an action or occurrence can cause another (such as smoking causes lung cancer), or it can correlate with another (such as smoking is correlated with alcoholism). If one action causes another, then they are most certainly correlated. But just because two things occur together does not mean that one caused the other, even if it seems to make sense.To illustrate the pitfalls of conflating correlation and causation, check out spurious correlations, which reports that the number of people who drown annually by falling into a swimming pool correlates fairly closely with the number of films Nicolas Cage appeared in annually. The less-informed reader may conclude the more films Mr. Cage is in, the greater the likelihood of swimming pool drowning deaths.
Unfortunately, our intuition can lead us astray when it comes to distinguishing between causality and correlation. For example, eating breakfast has long been correlated with success in school for elementary school children. It would be easy to conclude that eating breakfast causes students to be better learners. It turns out, however, that those who don’t eat breakfast are also more likely to be absent or tardy — and it is absenteeism that is playing a significant role in their poor performance. When researchers retested the breakfast theory, they found that, independent of other factors, breakfast only helps undernourished children perform better.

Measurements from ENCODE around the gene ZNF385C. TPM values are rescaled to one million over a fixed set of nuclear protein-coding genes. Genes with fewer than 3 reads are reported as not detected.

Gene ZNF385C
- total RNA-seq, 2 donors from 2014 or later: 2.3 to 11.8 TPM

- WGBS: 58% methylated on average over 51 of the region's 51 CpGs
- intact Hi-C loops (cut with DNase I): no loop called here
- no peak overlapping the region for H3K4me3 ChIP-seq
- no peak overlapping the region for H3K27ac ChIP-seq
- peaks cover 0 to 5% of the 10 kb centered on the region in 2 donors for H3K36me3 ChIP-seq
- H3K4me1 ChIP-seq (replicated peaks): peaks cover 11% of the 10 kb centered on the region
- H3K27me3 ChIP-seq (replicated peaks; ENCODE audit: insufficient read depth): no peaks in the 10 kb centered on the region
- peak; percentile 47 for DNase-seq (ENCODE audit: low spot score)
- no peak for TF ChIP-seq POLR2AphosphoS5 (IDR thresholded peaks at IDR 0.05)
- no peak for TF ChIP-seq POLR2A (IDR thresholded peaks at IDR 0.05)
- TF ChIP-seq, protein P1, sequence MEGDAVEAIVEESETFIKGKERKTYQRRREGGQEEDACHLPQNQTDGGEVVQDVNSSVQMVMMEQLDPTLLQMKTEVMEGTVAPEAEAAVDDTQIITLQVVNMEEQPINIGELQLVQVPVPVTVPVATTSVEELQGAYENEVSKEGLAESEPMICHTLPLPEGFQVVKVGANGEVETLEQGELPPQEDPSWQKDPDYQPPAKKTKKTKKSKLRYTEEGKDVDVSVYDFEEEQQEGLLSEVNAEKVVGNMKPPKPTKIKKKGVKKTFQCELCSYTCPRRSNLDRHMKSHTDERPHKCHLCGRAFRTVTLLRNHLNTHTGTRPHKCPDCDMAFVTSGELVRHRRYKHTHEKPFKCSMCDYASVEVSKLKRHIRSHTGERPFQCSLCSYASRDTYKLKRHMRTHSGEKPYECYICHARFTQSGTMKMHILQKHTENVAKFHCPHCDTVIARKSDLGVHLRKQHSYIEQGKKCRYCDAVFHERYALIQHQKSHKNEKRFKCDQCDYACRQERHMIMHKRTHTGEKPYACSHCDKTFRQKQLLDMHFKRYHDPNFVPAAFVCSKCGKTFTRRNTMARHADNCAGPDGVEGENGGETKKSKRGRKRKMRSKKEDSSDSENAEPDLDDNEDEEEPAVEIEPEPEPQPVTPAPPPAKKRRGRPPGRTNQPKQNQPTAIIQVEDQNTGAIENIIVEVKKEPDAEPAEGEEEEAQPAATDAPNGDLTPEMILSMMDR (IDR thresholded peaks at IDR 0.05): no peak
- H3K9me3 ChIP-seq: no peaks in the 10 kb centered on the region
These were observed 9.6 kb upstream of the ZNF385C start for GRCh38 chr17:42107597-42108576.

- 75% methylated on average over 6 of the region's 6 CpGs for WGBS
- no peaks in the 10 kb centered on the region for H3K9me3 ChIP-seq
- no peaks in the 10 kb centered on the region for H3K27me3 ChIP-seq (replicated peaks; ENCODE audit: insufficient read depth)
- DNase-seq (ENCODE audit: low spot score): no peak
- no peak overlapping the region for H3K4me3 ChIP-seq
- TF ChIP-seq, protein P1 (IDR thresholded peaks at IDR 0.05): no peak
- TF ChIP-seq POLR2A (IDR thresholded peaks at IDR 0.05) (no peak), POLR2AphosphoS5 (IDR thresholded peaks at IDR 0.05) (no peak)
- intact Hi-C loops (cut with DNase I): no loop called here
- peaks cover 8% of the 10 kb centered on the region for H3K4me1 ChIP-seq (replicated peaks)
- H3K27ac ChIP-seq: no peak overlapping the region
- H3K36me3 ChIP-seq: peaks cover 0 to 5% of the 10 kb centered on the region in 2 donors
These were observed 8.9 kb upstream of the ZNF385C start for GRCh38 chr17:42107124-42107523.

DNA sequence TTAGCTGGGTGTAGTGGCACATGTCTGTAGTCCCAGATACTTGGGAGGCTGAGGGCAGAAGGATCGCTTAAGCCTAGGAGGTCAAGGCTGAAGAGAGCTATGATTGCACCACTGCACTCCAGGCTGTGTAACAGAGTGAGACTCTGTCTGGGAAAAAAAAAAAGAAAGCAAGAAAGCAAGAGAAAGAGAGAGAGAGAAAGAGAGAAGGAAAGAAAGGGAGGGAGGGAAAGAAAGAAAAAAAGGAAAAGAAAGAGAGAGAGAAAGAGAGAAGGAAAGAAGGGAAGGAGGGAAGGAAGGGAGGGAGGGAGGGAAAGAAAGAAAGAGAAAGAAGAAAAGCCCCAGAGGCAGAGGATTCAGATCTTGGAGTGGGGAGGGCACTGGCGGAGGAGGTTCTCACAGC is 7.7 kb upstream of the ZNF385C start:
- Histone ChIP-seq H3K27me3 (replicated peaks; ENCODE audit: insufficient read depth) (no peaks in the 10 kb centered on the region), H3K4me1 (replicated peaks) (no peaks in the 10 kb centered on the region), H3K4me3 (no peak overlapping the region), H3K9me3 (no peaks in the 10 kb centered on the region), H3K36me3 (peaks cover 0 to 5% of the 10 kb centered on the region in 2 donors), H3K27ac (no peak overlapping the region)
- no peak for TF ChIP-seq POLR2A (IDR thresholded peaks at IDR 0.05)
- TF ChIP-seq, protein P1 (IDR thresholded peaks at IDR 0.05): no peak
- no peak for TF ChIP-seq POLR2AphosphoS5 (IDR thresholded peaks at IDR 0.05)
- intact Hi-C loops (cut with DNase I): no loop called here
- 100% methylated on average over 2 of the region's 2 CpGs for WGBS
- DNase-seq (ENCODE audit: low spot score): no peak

The more informed reader would simply create his or her own spurious correlations and have a laugh. For example, did you know that the Ohio's sunshine has a direct effect on the number of lawyers Nebraska will have in any given year?